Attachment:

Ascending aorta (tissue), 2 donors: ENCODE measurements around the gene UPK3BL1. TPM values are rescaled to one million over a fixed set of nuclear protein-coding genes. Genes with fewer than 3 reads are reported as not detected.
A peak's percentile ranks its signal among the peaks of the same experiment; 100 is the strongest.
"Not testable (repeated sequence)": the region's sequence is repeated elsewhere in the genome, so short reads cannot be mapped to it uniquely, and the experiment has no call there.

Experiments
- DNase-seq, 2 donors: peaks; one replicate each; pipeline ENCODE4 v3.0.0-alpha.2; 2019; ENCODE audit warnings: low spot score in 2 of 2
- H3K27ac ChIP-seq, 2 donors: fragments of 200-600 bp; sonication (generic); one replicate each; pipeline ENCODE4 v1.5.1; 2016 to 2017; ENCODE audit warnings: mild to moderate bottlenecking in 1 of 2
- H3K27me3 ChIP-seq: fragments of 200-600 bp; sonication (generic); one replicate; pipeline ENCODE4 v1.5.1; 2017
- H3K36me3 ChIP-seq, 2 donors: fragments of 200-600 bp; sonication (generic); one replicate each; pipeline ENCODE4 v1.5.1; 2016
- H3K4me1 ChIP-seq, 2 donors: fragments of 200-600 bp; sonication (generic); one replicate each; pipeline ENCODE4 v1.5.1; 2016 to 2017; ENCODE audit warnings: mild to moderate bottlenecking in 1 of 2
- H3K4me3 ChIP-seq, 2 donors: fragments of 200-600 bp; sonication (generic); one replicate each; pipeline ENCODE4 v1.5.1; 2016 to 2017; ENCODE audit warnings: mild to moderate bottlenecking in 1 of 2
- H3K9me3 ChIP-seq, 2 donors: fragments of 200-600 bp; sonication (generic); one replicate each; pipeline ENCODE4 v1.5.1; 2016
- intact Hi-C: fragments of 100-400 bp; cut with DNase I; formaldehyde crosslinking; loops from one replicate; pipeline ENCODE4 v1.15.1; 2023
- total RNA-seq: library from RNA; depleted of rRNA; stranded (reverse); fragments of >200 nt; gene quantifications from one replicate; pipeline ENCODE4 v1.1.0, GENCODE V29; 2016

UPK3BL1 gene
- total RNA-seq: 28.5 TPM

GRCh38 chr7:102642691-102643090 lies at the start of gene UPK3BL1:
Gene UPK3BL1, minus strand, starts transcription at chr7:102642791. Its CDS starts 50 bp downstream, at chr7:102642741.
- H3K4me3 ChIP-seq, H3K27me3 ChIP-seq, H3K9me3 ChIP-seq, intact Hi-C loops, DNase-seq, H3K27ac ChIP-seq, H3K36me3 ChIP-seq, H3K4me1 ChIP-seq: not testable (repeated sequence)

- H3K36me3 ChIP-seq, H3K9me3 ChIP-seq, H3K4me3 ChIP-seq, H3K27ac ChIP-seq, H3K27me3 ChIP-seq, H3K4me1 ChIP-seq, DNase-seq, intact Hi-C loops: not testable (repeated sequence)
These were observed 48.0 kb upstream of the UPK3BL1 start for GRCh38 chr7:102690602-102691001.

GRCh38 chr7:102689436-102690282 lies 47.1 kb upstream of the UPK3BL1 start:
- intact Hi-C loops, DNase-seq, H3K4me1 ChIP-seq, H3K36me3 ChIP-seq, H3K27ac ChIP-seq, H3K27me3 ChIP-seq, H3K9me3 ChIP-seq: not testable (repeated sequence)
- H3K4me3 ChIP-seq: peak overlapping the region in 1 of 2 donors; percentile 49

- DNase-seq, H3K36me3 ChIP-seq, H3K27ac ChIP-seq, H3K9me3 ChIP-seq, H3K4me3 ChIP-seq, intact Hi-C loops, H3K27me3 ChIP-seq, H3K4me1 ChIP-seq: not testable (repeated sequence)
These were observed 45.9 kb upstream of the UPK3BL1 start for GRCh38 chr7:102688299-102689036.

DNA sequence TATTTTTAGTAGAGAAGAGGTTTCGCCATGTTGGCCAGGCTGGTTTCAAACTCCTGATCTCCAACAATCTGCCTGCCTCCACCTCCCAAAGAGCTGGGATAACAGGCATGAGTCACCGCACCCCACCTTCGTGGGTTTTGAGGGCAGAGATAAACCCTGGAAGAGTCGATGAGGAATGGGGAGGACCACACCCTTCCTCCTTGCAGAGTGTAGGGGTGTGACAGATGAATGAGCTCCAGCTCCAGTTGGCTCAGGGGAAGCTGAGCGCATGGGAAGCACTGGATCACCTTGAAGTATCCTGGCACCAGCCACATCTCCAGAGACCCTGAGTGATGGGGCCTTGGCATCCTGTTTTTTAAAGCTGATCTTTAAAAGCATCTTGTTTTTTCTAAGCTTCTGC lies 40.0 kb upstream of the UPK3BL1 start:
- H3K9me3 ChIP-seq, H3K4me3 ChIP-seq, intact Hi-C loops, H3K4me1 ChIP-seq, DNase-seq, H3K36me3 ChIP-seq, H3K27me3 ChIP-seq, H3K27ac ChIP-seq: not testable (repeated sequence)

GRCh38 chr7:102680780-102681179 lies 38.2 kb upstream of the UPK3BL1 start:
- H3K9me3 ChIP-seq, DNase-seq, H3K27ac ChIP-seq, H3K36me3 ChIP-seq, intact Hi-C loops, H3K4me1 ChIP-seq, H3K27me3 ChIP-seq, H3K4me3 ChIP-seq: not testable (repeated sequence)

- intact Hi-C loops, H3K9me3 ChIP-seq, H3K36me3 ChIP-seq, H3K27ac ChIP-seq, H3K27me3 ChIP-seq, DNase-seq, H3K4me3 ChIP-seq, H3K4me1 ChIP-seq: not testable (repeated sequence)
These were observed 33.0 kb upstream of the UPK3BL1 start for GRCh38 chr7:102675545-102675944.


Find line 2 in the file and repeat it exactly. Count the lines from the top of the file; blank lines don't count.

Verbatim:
A peak's percentile ranks its signal among the peaks of the same experiment; 100 is the strongest.